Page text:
GOG Profiles launch at the worst possible time

GOG, which originally stood for Good Old Games, has slowly been trying to expand its original scope while still staying true to its mission of delivering DRM-free games. It has long started offering recent or even new titles and has made a Steam-like GOG Galaxy software. While those have mostly been received warmly, its latest new feature might ruffle a few feathers. GOG has just announced the addition of User Profiles, offering social features at a time when social networks have come under intense scrutiny over privacy issues.

Contrary to stereotypes, gamers are just as social as any other human on earth. At the very least, they love showing off their collection of games, trophies, and achievements to like-minded people. While not as extensive as social networks like Facebook, this time of social activity is common on many gaming platforms, from Steam to Xbox Live to PlayStation Network.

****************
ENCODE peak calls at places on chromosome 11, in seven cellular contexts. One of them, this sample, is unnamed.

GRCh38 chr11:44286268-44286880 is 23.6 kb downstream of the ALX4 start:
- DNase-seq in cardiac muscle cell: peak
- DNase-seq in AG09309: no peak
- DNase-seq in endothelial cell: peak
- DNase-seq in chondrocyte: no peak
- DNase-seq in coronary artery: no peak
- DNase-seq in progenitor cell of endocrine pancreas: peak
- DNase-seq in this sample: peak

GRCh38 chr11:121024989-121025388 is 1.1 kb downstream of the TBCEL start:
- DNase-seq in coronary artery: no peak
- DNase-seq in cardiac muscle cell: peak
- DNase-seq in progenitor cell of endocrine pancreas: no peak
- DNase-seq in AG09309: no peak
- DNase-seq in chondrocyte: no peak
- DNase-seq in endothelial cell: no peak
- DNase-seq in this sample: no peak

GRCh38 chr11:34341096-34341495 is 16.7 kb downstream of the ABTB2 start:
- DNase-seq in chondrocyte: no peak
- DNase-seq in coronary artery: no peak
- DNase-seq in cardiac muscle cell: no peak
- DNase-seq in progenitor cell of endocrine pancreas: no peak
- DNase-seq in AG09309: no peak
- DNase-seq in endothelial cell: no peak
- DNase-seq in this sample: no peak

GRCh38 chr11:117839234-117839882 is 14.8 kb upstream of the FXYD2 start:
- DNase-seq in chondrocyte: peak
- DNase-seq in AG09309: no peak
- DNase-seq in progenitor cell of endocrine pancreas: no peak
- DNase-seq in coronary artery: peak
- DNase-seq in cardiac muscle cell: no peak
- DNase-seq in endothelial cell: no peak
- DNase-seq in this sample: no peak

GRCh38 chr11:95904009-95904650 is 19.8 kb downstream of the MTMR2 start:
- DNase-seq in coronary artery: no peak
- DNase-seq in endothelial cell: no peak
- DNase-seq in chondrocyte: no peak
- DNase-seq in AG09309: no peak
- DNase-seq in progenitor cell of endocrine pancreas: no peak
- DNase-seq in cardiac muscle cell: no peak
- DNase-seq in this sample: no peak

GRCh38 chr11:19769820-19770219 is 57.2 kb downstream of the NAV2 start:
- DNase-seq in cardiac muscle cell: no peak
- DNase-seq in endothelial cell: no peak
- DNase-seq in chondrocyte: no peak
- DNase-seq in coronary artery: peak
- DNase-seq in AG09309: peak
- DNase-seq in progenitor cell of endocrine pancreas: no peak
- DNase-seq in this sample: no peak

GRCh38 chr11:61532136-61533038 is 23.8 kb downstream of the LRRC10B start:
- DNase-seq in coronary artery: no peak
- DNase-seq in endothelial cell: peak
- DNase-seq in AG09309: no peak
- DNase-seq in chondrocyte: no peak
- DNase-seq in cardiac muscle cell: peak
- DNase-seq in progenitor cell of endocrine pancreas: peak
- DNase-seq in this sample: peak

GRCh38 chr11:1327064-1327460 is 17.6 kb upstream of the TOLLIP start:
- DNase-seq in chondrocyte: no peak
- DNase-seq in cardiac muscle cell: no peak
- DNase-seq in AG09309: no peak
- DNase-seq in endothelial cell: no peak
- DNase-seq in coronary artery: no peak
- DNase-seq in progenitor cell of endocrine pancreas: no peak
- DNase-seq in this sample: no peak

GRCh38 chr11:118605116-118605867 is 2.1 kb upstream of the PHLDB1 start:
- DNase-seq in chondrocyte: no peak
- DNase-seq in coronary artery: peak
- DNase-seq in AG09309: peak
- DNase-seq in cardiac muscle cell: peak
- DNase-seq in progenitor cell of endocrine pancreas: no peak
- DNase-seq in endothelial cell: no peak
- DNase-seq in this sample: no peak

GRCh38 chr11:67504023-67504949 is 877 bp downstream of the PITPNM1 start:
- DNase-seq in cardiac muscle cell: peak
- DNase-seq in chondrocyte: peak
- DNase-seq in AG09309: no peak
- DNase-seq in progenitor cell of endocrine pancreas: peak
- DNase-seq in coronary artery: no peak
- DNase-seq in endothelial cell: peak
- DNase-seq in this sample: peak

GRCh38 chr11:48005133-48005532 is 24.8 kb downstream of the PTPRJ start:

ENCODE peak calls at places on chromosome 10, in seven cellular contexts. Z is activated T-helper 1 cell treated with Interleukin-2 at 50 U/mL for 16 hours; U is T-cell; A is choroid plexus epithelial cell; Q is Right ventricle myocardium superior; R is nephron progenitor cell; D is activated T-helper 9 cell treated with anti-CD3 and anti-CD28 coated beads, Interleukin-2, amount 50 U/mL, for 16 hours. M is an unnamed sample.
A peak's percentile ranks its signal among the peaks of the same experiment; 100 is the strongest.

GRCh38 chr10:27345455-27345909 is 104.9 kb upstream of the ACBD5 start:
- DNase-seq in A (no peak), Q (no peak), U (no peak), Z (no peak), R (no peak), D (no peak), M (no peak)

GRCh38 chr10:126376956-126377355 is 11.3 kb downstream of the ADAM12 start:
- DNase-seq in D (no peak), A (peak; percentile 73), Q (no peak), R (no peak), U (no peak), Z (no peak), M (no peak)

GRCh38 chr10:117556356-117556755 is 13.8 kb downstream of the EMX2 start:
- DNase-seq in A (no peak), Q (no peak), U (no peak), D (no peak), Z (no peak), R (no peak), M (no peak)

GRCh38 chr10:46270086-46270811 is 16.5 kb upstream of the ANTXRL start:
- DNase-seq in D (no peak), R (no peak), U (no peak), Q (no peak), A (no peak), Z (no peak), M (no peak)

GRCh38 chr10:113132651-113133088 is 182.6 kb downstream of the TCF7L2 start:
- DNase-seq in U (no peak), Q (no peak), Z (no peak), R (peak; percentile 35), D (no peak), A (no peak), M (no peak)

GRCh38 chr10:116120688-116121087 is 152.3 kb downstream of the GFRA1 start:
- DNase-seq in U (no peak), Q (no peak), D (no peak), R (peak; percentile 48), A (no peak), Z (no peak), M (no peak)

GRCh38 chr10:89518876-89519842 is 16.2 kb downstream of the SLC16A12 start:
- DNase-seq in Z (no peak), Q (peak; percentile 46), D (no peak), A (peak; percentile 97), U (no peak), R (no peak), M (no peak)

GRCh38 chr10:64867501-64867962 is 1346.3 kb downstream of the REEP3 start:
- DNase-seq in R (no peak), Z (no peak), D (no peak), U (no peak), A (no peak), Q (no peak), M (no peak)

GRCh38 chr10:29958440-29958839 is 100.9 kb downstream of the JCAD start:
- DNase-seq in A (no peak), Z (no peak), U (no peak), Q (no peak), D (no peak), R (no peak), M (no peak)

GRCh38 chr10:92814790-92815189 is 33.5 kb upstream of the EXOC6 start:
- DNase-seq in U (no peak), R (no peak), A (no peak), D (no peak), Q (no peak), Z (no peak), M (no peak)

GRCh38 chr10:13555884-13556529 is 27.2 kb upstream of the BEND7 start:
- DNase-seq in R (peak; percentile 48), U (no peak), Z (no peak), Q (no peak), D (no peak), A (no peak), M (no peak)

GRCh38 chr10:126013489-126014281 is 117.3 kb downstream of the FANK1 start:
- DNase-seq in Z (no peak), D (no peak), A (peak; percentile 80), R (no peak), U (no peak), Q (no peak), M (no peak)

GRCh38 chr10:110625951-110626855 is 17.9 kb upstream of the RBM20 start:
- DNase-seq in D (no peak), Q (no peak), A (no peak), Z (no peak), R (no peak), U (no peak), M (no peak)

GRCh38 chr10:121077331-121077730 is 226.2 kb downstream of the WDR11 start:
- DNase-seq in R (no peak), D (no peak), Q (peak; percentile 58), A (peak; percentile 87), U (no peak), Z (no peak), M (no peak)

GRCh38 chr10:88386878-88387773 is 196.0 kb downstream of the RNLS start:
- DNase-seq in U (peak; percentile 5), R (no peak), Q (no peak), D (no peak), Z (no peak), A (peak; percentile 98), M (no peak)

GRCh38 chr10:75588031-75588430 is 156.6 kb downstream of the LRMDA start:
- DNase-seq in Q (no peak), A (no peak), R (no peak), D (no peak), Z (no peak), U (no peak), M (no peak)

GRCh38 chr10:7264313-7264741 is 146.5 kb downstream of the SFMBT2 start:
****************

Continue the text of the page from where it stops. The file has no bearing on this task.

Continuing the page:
So it's not really surprising that GOG would follow suit, but perhaps it could have timed it better. While it is arguably more trustworthy than some of those other companies, GOG's user profiles could still be open to abuse. That is partly why Valve made a change to its privacy policy that basically prevented third parties like Steam Spy from seeing users' list of games, much to the consternation of some Steam users themselves.

GOG Profiles hold a similar treasury of information about your gaming activities, from your latest achievement to the time you spent on your games. It also has a friends list that lets you take a peek into their activities and vice versa. Pretty normal. Part of the problem seems to be in the implementation.

All GOG users immediately get their Profile without lifting a finger and, unfortunately, the settings default to making those pieces of information public by default. You have to switch them to private yourself and some users report that not everything can be turned off. Given how fresh it is, GOG will likely make some adjustments along the way. Hopefully not after receiving some heavy backlash.